Qualitative measurement

  • User feedback and interviews: Gather qualitative insights through interviews, focus groups, or open-ended surveys. Qualitative methods capture detailed feedback on user experiences, pain points, and suggestions for improvement.

  • Sentiment analysis: Analyse qualitative data from text-based sources such as reviews, comments, or social media posts. This reveals sentiment, emotions, and qualitative insights into user perceptions.

  • Usability testing: Conduct qualitative usability testing sessions to observe how users interact with the digital product. Qualitative feedback from usability tests uncovers usability issues, user frustrations, and areas for enhancement.

  • Case studies and success stories: Gather qualitative evidence through case studies or success stories that highlight specific instances of how the digital product made a positive impact on user experience.

  • Expert evaluation: Engage domain experts or key opinion leaders to provide qualitative assessments of the digital product's alignment with industry standards, clinical relevance, and potential impact on healthcare outcomes.

Measuring the success of digital health and pharma solutions: Example use cases

New design system for a global pharma organisation

We work with clients to create design systems — a living library of reusable visual styles, principles, and components that can be applied consistently across digital platforms, encapsulating business, customer and regulatory requirements, as well as accessibility and UX best practices.

When measuring the success of a design system, there are various metrics we look at to determine whether it’s been successful from a business, product and user perspective. For example:

  • Business success: Impact on website launch timelines; cost-savings for site builds and localisations

  • User success: User feedback score; qualitative feedback from internal stakeholders; user feedback quotes; action/journey completion

  • Product/deployment success: Component usage statistics; number of components delivered; documentation engagement time

Patient support website for those living with cancer

When creating a digital patient support tool or programme, there may not be a specific commercial aim. The objective may be to reassure and inform both patients and their caregivers about what to expect from their cancer treatment and journey. 

When measuring success, we may consider metrics such as:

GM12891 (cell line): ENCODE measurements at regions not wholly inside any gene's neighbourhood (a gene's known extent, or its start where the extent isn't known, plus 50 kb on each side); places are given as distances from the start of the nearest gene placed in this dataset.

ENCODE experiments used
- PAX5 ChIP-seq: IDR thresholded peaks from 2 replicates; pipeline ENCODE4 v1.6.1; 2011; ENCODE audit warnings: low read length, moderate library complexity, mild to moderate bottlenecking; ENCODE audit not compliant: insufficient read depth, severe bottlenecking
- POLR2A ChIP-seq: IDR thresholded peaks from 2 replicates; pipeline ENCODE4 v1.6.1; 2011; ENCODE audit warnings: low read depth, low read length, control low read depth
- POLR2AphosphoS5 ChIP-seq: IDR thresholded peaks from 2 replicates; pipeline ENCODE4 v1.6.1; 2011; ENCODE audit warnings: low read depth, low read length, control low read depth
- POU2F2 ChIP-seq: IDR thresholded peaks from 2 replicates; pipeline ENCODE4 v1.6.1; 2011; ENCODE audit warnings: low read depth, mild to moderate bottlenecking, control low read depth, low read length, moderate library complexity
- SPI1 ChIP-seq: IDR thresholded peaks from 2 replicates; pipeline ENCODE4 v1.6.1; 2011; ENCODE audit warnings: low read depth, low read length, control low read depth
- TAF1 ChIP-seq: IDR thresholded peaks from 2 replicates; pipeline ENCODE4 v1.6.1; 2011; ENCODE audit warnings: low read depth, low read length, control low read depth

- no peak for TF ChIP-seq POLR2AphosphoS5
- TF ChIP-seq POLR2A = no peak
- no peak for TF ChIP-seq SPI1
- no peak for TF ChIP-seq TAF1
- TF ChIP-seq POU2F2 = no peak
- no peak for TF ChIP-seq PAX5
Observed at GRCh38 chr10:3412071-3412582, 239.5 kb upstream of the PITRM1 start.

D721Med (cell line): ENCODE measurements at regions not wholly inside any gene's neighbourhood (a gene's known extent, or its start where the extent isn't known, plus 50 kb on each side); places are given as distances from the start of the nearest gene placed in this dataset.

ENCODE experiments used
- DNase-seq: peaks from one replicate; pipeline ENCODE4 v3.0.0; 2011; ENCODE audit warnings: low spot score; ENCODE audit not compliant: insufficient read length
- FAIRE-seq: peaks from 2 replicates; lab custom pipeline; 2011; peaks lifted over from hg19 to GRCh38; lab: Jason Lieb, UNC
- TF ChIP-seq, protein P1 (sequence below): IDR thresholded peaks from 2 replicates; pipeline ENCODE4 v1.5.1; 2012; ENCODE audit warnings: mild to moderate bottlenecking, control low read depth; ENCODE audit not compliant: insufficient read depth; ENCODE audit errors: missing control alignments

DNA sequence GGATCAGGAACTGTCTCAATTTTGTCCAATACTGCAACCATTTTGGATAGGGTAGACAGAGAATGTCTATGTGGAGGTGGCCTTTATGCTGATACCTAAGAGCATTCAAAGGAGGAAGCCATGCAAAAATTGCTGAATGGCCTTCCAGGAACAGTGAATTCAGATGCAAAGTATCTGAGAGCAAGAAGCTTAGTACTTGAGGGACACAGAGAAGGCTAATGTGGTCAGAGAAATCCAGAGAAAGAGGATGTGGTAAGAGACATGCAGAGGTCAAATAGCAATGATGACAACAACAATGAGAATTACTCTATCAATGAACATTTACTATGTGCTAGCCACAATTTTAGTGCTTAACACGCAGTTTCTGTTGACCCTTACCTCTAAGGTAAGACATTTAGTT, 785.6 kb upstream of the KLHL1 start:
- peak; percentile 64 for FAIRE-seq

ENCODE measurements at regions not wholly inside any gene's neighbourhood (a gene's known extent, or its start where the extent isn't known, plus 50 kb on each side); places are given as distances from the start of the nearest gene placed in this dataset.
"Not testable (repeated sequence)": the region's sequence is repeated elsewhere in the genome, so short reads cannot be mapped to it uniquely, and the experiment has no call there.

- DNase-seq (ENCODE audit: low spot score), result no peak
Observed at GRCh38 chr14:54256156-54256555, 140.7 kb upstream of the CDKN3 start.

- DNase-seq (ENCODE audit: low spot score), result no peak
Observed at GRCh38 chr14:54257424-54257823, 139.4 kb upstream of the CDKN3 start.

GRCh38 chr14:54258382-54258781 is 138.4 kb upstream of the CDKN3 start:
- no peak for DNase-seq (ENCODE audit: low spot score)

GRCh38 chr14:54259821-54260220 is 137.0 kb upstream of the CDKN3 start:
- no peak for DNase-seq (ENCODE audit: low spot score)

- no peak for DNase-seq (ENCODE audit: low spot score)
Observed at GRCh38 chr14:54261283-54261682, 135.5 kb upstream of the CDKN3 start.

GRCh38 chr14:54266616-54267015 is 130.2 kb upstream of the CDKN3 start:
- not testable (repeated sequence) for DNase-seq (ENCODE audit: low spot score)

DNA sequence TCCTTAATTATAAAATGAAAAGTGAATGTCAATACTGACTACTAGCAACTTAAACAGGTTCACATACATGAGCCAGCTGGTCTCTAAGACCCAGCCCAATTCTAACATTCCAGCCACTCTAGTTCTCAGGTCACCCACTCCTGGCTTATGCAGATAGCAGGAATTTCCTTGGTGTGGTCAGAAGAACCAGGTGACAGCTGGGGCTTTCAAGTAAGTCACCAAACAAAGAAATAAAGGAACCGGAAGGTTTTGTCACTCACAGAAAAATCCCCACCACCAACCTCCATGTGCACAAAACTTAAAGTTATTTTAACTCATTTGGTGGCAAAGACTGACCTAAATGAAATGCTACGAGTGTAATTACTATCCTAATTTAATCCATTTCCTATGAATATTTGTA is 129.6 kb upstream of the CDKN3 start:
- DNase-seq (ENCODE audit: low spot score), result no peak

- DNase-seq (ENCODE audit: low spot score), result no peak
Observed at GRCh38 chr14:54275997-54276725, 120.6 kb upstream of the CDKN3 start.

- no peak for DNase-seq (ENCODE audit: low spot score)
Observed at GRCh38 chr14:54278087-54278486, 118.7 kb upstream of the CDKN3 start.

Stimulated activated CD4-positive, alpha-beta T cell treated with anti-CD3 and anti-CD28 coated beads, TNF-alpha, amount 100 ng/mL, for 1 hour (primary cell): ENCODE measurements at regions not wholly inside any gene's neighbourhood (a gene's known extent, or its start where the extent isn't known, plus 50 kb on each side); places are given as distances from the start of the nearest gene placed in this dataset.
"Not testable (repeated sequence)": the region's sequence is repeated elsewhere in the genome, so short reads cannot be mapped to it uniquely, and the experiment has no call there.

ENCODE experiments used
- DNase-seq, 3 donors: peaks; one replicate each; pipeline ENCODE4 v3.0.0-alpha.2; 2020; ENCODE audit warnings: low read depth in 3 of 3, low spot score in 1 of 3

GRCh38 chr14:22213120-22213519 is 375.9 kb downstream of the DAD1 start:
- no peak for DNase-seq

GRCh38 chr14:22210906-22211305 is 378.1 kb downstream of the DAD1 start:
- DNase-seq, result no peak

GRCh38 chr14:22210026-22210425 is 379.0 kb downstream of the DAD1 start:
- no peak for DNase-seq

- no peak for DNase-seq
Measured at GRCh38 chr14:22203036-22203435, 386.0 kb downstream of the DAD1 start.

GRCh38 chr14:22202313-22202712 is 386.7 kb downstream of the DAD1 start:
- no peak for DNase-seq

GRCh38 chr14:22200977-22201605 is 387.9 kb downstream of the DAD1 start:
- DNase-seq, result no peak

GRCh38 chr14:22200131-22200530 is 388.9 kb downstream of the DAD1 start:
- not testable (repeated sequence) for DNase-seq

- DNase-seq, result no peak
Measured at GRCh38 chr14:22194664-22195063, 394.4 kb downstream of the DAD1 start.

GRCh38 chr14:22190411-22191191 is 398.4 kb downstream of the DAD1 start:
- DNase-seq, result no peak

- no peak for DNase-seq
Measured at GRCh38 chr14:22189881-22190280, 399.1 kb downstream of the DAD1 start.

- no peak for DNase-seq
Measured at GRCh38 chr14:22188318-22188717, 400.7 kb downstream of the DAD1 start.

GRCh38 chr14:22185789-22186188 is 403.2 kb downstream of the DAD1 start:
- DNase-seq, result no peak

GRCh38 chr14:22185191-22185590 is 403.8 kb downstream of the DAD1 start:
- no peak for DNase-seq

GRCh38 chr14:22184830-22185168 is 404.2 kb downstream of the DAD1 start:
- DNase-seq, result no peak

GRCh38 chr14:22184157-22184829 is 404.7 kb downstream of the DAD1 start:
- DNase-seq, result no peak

• Website analytics: Time on site and return visits (engagement), page views and interactions, journey analysis, content sharing

  • User feedback: Social listening and sentiment analysis, quantitative survey feedback (e.g. intercept), quotes from user research (e.g. interviews and usability testing)

Our recommended approach

The following steps outline our approach to collaboratively define objectives, build a robust measurement framework, and foster continuous improvement. Tailored to each individual client, we leverage strategic insights and transparent communication to align with organisational objectives, ensuring long-term growth.

  1. 1 Purpose: Begin by aligning on the purpose of your digital initiative. Clearly define the overarching goal and the specific problems you aim to solve. This purpose will guide all subsequent steps and ensure that the initiative remains focused on delivering meaningful outcomes.
  2. 2 Objectives: Based on the defined purpose and stakeholder input, determine the key business and customer goals. These objectives should address both organisational needs and the needs of healthcare providers and patients. Ensure these goals are specific, measurable, achievable, relevant, and time-bound (SMART).
  3. 3 KPIs: Decide on a handful of meaningful Key Performance Indicators (KPIs) that align with your objectives. These KPIs should be closely tied to your business goals and customer needs, providing clear metrics to measure success. Avoid trying to track everything; focus on the most critical indicators.
  4. 4 Set-up: Ensure the practical set-up of platforms and reporting systems to access and monitor the necessary data. Implement tools and systems that can effectively track your chosen KPIs, ensuring data is collected accurately and consistently.
  5. 5 Process for monitoring: Establish a clear process and roles for ongoing monitoring, including regular collection, tracking, and reviewing of data to ensure continuous assessment of performance against the KPIs.
  6. 6 Analyse and assess: Regularly review and analyse the collected data to draw meaningful conclusions, tracking hypotheses and learnings. Use this analysis to understand progress against objectives, identifying any trends, successes, and areas for improvement.
  7. 7 Evolve: Maintain an interactive process, using insights from measurement to refine strategies, ensuring alignment with objectives and reactivity to evolving user needs. Enable flexibility in adjusting objectives as needed to effectively adapt to changes in the industry landscape over time.

Continuous and supporting activities

To make sure that new measurement frameworks enable long-term change and success, there are a few final things to consider.

Engage all relevant stakeholders early in the process, using a workshop format as an efficient and effective way to collectively work through the outlined stages of this process.. This approach ensures comprehensive input and alignment from key stakeholders, fostering productive decision-making and buy-in from the outset.

Secondly, make sure to share insights internally to keep people informed and engaged. Present data in an engaging, accessible and actionable format, using it to tell a compelling story about the progress being made.

Last, but by no means least, always keep your audience front of mind. User insights should drive the definition of the strategic framework to ensure the optimal path forward. This depends on leveraging existing analytics, market research, and user insights, or conducting a discovery phase to validate audience understanding.

New to Graphite?

We are a dedicated health and pharma customer experience agency, creating digital solutions that result in a positive, measurable impact on people’s health and wellbeing.

If you’re looking for a specialist partner to support you in implementing measurement frameworks and creating digital products and services that resonate with your audiences, let's speak. 

Get in touch